Your party, the APC, came on board based on a promise of change. From what is currently happening, would you say your party has done so well that it deserves a second term especially at the centre?

You and I are not unfamiliar with the fact that there was a major shift from the PDP to the APC, and truly the APC came with a lot of expectations. However, the attendant programmes that have come in as the APC government was being ushered in, especially the issue of the price of crude oil that dropped; we saw how the economy began to move southwards. This naturally created a different starting point for the APC and in trying to gauge what the APC has done so far, from a modest perspective, I think it has done well because it had so many facets to tackle. You have one of the facets of ensuring that our institutions are working, ensuring that resources are available to drive programmes, there is a huge deficit of infrastructure especially in energy and roads which are very critical to development and growth. By and large, getting to create platforms that would drive states to the right platform to allow governance to go on was quite herculean. I would say that modestly, the APC government has achieved and it requires sometimes building on what it has achieved as platforms to give the desired impact that would truly change what people’s expectations are.

Do you think governors should be monitored on how they spend bailout funds from the Federal Government?

Let us recognise the fact that the Paris Club money is a refund to states. Their monies were taken in the past and it’s being returned to them. For us in this state, we had expectations on how to use these funds and we keyed it into our budgeting system and it wasn’t like some free money dropping from heaven that didn’t have where it was coming from or where it was going to. It’s money that has been anticipated and has been encapsulated in the budget as part of the funding to go into all programmes that were captured in both capital and recurrent in our 2017 budget. Do you need to monitor people on how they execute their programmes? It is our money. If I lend you money today and you pay back, would I tell you how to spend the money? I can only give advice because when you came to me asking for the money in the first place, you were shouting that you had projects and programmes to run. So naturally, when I am giving out that money if you came to me and said, ‘Look, I need to marry a new wife, I need some money,’ when I give you that money, I remind you to say don’t forget you said you are going to marry a new wife. So that was the situation.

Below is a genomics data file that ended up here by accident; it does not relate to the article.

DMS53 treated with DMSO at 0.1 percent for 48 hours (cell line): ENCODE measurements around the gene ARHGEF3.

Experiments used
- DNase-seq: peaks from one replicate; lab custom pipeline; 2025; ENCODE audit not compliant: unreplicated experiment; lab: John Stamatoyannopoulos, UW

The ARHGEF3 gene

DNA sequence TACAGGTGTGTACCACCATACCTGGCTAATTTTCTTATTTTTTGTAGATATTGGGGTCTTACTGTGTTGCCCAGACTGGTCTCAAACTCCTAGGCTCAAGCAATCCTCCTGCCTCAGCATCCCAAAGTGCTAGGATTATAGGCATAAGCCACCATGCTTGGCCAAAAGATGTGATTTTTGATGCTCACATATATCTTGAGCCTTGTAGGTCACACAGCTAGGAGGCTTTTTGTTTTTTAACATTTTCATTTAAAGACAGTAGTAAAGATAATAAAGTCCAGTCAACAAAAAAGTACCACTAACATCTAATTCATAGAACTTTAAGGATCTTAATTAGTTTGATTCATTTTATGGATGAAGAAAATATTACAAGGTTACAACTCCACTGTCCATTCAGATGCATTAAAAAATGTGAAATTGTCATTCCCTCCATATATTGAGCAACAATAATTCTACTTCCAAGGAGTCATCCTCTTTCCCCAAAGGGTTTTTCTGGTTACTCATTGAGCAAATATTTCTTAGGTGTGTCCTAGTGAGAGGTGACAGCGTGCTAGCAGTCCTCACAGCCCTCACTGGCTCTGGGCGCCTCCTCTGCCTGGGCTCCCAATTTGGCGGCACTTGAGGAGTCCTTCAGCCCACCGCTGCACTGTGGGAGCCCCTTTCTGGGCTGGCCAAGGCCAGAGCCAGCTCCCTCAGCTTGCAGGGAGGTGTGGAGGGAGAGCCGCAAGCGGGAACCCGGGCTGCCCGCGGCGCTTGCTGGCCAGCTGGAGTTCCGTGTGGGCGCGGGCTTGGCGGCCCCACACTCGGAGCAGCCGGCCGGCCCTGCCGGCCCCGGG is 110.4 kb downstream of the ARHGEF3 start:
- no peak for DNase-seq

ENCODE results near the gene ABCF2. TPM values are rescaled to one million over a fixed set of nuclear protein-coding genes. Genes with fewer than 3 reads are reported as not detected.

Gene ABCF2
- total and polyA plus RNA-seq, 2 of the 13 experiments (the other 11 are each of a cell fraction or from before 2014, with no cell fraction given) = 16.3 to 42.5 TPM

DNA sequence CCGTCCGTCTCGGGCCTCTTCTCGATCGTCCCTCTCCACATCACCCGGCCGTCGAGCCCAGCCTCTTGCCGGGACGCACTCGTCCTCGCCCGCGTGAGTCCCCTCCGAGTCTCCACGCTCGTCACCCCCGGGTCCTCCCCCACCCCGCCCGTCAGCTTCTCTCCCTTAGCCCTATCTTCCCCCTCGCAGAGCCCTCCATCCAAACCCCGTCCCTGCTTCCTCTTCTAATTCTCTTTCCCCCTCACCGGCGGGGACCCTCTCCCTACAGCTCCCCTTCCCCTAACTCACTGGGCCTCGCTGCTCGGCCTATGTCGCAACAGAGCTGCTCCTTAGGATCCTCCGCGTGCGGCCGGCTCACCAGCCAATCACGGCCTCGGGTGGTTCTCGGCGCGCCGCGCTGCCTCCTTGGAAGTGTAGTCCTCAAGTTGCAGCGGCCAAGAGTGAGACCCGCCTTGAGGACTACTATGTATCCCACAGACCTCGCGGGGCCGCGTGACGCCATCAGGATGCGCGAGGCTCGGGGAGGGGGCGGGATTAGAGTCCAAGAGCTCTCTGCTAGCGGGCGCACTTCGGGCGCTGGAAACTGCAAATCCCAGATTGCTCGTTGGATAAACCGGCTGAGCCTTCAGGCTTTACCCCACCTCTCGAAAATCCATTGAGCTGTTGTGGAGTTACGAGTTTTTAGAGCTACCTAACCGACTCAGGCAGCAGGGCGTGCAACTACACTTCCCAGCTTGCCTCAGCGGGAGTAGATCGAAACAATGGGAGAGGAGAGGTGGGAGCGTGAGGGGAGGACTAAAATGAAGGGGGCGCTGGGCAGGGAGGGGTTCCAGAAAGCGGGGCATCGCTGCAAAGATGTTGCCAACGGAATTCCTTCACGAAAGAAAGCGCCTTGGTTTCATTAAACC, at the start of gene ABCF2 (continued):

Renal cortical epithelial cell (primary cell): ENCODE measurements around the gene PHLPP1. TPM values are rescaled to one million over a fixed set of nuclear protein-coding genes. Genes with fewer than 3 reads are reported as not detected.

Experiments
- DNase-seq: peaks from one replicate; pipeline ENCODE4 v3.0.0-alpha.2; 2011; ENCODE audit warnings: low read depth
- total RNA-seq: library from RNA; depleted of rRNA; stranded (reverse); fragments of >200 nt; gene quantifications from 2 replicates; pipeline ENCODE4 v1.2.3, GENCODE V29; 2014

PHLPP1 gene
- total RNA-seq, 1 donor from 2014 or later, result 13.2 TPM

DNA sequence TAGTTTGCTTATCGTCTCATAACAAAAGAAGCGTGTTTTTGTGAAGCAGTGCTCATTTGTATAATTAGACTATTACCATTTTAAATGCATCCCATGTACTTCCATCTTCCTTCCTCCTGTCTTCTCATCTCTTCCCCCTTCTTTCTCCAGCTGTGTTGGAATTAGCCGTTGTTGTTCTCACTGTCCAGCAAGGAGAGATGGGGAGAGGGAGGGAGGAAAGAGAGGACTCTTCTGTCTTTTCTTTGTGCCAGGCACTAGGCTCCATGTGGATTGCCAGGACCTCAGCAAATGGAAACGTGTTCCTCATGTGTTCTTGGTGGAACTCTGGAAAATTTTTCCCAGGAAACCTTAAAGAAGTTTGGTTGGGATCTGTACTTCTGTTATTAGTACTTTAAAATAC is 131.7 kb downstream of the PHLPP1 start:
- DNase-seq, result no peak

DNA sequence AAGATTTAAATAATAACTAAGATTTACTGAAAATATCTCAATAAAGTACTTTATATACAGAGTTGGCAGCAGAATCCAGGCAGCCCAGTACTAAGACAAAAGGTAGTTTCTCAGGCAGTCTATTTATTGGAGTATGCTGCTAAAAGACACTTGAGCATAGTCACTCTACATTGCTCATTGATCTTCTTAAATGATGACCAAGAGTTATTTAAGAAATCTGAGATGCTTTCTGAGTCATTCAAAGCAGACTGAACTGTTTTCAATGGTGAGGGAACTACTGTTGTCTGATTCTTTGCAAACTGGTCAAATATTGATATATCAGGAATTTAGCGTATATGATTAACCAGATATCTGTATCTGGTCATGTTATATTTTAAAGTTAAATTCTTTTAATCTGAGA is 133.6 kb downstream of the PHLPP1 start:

But the President said you should use it to pay salaries.

He was just being suggestive because this was the pressure that was put on him by governors in making request for their refund. He was also advising that ‘since some of you claim you need the money to pay salaries, this is the money, just pay the salaries  so that workers will be happy.’ It is not that he is compelling governors on what to do with the money. For some of us, it’s been put in our budgets and it’s designed to fund our normal budgeting system.

There are some misgivings among APC leaders and there are indications that some may move back to the PDP. If that happens in Kwara, what is likely going to be the decision?

It is an unlikely scenario here in Kwara. Don’t forget that because we run an inclusive process, it’s not about the leadership, it’s about the following and the following defines the direction they want us to go in because the followers’ decision is based largely on what their expectations are. If they insist that they want us to remain, we remain; if they want us to go, we go, and it will be based on their inputs. Don’t forget, it’s an inclusive house, which allows for decision-making to be done inclusively and has since informed the way and manner decisions are taken. When we were in the PDP and had to move to the APC, it was an inclusively designed programme and it’s not like you are herding cattle and just move on and direct them to move to a particular direction; no, it’s inclusively done. Inputs are taken from ward level on why changes need to happen at that time but as it is today, we are comfortable where we are and we’ve not seen the basis for moving out from where we are today.

There are speculations that the PDP is talking to you. Is the PDP talking to you?

As speculative as it is to you, so it is to me. – Punch.